In 1906, 33-year-old Fred Marriott broke the world record for highest land speed in a wheel-driven vehicle. Driving the steam-powered “Stanley Rocket,” it was the first time a car exceeded the 200 km/h limit. When I was 18, I could easily hit 220 km/h in my parents’ 8-year-old BMW. Does that mean I’m better than Marriott? No. It simply shows the power of 100 years of societal and technological progress.
The world may spin ever faster, but can we take credit for its acceleration? “The author is the youngest person ever to be named an ambassador of French culture in Argentina.” And? Would an older one have done a worse job? Teenage millionaires are the result of technology and inflation more so than of some innate genius.
Culture is obsessed with who does it quickest, but often, titles like “30 Under 30” only say you did something worthwhile faster than someone else. How do we know it was worthwhile? Because that someone else did it first, and chances are, many people young and old will keep doing it regardless. The cause has been established, its purpose is well-served.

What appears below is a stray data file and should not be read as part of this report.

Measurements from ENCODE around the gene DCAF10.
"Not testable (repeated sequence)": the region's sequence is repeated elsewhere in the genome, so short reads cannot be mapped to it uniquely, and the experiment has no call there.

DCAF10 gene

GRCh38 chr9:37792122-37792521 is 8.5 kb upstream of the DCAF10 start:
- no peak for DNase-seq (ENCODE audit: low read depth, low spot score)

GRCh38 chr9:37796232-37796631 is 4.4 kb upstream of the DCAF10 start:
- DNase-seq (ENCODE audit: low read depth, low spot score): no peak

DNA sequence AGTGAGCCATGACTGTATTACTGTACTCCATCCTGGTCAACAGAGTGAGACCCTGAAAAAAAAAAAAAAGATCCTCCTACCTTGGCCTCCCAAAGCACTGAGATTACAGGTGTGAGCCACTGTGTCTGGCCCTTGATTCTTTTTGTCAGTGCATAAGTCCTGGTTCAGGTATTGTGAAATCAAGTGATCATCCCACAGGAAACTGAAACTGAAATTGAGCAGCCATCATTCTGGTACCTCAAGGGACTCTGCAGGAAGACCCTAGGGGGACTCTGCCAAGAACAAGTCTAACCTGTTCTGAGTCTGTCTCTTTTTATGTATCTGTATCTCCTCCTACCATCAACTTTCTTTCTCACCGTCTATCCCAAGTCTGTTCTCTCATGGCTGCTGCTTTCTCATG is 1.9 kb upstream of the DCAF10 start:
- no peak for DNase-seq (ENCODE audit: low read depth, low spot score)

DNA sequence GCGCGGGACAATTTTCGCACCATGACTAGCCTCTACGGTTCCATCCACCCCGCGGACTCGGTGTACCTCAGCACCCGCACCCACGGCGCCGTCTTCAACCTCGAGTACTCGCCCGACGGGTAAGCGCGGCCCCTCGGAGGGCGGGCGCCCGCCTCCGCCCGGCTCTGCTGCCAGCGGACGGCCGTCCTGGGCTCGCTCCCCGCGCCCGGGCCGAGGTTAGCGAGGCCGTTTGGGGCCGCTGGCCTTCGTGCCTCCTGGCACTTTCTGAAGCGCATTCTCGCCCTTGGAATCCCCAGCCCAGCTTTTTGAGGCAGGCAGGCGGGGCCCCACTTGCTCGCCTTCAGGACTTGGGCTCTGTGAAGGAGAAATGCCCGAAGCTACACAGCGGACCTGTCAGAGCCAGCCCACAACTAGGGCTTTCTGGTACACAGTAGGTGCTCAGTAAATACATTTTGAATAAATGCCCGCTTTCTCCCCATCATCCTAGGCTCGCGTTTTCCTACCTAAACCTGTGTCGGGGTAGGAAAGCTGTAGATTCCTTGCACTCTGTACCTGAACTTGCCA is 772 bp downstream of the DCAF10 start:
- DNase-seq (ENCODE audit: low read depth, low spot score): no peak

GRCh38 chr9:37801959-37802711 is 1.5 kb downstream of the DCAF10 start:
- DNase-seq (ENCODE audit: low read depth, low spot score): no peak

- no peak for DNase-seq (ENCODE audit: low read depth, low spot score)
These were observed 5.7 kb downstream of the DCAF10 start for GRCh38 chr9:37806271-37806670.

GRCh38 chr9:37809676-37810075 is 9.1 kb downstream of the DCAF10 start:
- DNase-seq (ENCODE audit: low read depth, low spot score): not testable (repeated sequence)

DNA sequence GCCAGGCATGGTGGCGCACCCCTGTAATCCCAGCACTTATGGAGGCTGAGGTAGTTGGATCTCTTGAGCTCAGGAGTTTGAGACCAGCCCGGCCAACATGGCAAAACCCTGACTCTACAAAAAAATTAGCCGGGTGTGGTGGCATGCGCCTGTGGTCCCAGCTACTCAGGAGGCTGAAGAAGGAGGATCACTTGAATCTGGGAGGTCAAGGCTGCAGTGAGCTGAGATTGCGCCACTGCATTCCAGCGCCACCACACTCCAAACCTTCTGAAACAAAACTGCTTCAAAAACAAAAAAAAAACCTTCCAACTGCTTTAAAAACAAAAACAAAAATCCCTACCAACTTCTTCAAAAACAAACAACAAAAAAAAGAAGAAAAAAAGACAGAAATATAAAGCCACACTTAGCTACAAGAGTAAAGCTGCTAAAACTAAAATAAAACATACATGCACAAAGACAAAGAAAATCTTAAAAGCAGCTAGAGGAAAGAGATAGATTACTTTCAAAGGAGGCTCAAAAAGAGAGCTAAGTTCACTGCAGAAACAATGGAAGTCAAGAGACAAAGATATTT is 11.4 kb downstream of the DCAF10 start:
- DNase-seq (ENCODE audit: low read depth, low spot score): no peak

Youngest is stressful. First is daring. Anyone can play CV bingo. Going ahead when “this might not work” takes courage. Forget youngest. Choose first. There’s no guarantee you’ll do something worthwhile, but at least you’ll never have to worry about your top speed.